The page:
Can We Foster It?
Back when I was at the University of Colorado and doing my graduate work, I suggested that young science grad students take a course in writing or some other form of outreach — mostly to foster their skills in communicating science. That was well over a decade ago and in a time when such things were radical ideas. To put it mildly (and perhaps not surprisingly), the idea went nowhere.
So fast forward to today, and an age of advanced science outreach and you’d think maybe that grad students have been encouraged to DO outreach? Are young post-docs encouraged to do so? Not so much. Oh, sure there are some who get hooked on outreach and CAN write well and CAN do animations that explain their work. And, I have heard of some programs at a few places that encourage grad students to take some training in writing, etc. But, from a community standpoint, such outreach isn’t the reason these folks go to school and so such courses aren’t widespread. And, it isn’t encouraged by the older generation of scientists and researchers who hold tenure decisions, etc. over these young folks. Which is unfortunate. If ever we were in an era needing MORE people to explain science who are also DOING science, this is it.
Not that I want to put myself out of work — far from it. My expertise IS in communicating science, particularly in astronomy and space sciences (and related disciplines). I have academic background in my specialty areas, and I did my graduate work in problems of science communication.
These days I am a science communicator writing documentary scripts, articles, exhibits, and other outreach materials. I work WITH scientists to help them communicate. And, to do my job, I rely on scientists who can communicate their science. And, if they can’t, then all I’m left with are press releases and institutional puff pieces. THAT’s why I want to see more young scientists at least take a course or two to help them communicate their research to people like me. Sure, it’s a selfish reason — it helps me do MY job better, but it also brings scientists into the realm of communication — of being part of the conversation about science.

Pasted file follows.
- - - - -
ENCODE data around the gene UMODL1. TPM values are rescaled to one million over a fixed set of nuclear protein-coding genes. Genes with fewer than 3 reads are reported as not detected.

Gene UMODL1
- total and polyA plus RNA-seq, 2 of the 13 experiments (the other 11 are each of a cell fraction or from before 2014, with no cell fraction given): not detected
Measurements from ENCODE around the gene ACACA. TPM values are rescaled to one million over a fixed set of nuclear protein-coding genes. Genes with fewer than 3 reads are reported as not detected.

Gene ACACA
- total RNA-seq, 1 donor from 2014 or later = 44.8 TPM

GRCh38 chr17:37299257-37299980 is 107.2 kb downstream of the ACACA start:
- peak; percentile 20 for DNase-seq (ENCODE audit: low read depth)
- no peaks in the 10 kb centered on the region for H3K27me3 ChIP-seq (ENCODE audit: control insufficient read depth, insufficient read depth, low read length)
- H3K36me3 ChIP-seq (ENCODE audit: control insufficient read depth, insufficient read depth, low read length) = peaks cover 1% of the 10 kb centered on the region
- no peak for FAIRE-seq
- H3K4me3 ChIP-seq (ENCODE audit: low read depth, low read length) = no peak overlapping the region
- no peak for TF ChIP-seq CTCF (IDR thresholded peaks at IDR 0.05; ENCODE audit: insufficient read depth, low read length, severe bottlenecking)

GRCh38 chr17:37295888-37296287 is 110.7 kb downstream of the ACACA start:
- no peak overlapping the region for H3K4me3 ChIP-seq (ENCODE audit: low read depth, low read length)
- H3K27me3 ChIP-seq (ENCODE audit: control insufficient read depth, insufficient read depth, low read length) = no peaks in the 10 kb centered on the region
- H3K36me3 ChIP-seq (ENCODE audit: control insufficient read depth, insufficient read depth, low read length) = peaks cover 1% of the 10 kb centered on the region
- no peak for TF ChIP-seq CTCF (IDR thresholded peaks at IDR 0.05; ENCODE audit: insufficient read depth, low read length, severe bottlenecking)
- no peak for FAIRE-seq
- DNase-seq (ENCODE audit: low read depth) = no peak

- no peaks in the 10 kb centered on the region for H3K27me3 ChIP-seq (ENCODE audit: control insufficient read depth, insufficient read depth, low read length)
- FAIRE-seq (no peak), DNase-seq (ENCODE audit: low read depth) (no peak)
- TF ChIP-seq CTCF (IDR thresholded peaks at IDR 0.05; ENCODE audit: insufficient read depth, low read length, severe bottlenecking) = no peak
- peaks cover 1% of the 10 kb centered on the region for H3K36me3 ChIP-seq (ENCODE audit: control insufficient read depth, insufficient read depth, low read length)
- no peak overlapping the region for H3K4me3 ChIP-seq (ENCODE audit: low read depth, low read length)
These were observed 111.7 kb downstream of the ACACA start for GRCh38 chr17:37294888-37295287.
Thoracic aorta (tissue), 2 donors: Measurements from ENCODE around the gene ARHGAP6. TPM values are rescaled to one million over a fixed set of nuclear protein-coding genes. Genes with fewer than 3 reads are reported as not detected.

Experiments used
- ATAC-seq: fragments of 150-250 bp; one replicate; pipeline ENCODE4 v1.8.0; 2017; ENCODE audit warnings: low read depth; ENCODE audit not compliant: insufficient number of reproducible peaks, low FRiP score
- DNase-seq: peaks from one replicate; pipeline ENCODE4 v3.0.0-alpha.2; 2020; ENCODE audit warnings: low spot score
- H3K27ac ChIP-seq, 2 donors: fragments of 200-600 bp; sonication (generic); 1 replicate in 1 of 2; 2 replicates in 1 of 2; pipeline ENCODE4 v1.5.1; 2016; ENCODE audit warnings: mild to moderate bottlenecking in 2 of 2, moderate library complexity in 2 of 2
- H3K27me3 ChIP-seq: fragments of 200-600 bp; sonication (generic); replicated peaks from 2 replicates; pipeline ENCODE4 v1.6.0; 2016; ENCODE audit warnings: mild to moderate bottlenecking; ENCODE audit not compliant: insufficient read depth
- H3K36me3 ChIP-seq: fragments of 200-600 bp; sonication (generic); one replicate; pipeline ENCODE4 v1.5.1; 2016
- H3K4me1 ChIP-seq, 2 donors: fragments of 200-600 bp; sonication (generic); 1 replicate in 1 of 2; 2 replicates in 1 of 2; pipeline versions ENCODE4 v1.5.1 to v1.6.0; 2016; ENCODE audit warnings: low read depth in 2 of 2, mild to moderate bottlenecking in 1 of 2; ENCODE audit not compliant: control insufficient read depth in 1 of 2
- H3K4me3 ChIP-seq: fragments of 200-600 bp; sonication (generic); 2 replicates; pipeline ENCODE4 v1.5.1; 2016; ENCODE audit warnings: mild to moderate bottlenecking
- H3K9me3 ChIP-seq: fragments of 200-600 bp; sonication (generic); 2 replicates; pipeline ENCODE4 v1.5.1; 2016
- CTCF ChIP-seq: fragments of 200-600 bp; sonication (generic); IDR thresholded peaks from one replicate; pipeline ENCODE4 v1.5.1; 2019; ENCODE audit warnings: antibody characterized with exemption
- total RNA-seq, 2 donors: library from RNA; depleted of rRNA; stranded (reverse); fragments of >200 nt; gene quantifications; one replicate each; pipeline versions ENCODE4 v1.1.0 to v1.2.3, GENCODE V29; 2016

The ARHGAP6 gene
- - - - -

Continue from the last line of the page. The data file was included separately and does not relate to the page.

At the ASP meeting this past week I heard a statement from a panelist about how young scientists at an institution this person works with are encouraged NOT to get too involved in outreach too early in their careers — because they should concentrate on the science and the grant-getting and paper-writing, etc. Apparently it’s better to do outreach when one is an older scientist, more set in one’s career. I suppose this makes some kind of sense, but it also made me kind of sad — those are the folks who perhaps are the most enthusiastic part of their careers and this is a really good time to involve them in outreach. So, now I wonder how we can get them into outreach AND make it rewarding while at the same time making sure their research is sustained?
Anybody have any thoughts about this out in the hive mind?